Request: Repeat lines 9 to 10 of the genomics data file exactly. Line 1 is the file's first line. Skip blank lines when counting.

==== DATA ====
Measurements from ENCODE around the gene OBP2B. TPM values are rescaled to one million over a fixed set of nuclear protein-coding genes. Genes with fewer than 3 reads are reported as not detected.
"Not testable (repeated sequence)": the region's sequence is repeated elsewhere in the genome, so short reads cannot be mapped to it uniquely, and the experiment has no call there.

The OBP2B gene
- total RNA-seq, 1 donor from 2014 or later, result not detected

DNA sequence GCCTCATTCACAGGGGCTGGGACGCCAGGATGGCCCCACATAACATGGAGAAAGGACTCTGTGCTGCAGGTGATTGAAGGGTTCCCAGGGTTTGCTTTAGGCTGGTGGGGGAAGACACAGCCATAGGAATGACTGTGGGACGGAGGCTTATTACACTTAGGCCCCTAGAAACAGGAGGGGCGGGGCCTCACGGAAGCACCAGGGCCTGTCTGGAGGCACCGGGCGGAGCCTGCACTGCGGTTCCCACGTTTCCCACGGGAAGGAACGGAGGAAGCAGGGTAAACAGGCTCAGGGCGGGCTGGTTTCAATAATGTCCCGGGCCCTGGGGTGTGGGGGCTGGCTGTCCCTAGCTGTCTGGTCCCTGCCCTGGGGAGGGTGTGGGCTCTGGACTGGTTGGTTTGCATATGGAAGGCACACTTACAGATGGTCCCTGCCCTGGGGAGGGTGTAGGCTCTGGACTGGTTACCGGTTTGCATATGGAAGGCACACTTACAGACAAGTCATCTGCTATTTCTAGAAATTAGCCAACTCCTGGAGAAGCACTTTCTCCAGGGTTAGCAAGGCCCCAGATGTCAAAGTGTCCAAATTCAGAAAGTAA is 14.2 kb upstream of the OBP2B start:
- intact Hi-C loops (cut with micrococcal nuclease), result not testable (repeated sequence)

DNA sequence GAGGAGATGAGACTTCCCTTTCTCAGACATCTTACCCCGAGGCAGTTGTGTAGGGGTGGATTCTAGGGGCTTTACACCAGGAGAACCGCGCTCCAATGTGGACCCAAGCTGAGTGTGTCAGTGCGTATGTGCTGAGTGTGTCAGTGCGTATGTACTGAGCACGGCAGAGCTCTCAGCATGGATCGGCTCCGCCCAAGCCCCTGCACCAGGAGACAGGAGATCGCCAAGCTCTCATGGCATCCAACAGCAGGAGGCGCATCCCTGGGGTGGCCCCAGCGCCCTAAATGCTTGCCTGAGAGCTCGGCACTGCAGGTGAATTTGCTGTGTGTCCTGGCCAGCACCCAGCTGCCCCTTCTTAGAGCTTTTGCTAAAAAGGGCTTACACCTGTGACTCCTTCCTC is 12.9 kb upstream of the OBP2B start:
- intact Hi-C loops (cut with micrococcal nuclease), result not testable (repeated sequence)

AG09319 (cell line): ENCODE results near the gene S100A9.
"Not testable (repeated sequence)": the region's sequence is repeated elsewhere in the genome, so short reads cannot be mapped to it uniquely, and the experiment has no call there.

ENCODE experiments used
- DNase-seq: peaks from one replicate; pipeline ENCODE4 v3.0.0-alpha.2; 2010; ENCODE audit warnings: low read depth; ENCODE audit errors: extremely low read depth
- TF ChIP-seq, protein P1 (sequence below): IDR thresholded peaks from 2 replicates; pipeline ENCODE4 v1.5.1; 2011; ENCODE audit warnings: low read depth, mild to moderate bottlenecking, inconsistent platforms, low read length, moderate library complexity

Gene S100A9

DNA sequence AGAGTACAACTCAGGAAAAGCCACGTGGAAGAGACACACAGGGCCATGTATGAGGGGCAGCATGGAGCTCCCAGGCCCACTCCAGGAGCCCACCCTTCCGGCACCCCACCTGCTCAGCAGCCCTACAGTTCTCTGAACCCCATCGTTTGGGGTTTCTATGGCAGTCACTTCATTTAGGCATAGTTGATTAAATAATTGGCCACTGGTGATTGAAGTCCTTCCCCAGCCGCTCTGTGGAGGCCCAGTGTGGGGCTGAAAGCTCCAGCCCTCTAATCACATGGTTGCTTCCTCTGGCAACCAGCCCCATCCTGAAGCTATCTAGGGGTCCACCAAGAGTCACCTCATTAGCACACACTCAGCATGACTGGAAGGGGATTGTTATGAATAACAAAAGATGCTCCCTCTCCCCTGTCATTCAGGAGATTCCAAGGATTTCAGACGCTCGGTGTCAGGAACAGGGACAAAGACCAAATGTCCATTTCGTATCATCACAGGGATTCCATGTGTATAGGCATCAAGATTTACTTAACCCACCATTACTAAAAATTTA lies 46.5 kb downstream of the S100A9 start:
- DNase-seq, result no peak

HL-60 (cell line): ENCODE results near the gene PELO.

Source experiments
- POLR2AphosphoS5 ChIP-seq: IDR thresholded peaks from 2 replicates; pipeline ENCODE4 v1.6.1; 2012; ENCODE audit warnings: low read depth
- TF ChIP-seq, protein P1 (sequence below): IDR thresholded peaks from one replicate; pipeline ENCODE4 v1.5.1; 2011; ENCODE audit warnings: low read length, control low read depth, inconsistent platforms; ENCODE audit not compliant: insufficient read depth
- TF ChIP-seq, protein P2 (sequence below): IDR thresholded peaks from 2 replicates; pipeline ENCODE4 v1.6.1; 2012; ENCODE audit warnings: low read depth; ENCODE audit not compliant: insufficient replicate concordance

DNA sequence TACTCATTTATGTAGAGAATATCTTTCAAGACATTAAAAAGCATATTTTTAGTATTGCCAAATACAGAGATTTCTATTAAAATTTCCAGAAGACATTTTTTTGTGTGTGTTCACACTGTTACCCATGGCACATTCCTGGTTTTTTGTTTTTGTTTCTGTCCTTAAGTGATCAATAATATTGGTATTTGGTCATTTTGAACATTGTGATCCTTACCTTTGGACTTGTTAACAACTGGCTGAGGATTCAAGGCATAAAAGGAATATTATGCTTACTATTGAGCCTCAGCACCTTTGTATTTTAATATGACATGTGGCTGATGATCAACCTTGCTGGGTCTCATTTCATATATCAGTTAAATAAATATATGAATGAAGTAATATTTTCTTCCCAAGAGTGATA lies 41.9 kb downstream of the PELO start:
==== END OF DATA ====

AG09319 (cell line): ENCODE results near the gene S100A9.
"Not testable (repeated sequence)": the region's sequence is repeated elsewhere in the genome, so short reads cannot be mapped to it uniquely, and the experiment has no call there.